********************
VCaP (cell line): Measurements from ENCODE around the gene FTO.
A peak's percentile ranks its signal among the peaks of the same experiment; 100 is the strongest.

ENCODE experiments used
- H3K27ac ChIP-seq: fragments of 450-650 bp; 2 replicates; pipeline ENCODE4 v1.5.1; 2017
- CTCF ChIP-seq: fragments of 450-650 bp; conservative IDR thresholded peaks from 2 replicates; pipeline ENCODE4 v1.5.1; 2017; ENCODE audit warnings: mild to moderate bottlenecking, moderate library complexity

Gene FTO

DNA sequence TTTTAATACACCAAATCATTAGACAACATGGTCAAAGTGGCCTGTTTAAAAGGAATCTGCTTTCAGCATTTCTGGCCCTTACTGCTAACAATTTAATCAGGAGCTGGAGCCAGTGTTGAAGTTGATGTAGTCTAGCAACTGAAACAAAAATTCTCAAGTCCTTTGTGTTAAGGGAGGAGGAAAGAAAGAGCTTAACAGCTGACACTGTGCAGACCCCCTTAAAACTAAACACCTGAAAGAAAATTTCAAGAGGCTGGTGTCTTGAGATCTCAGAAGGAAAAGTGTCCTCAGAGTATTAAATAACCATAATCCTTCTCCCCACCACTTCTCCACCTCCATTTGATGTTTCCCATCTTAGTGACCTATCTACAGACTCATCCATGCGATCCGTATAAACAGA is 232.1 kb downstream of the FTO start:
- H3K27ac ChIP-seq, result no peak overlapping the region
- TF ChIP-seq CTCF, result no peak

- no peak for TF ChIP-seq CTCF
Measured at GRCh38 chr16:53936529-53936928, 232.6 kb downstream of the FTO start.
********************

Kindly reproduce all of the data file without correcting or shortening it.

VCaP (cell line): Measurements from ENCODE around the gene FTO.
A peak's percentile ranks its signal among the peaks of the same experiment; 100 is the strongest.

ENCODE experiments used
- H3K27ac ChIP-seq: fragments of 450-650 bp; 2 replicates; pipeline ENCODE4 v1.5.1; 2017
- CTCF ChIP-seq: fragments of 450-650 bp; conservative IDR thresholded peaks from 2 replicates; pipeline ENCODE4 v1.5.1; 2017; ENCODE audit warnings: mild to moderate bottlenecking, moderate library complexity

Gene FTO

DNA sequence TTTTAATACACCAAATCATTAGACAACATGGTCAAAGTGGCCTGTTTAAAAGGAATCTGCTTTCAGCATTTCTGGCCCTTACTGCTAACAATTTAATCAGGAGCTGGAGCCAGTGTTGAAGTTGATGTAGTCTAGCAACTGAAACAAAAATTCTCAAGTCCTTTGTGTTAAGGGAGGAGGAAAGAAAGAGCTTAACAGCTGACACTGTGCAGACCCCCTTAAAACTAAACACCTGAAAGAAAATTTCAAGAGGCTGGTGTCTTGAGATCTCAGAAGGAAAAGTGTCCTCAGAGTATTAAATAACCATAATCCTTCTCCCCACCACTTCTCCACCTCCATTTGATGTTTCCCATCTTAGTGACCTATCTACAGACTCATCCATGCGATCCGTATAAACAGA is 232.1 kb downstream of the FTO start:
- H3K27ac ChIP-seq, result no peak overlapping the region
- TF ChIP-seq CTCF, result no peak

- no peak for TF ChIP-seq CTCF
Measured at GRCh38 chr16:53936529-53936928, 232.6 kb downstream of the FTO start.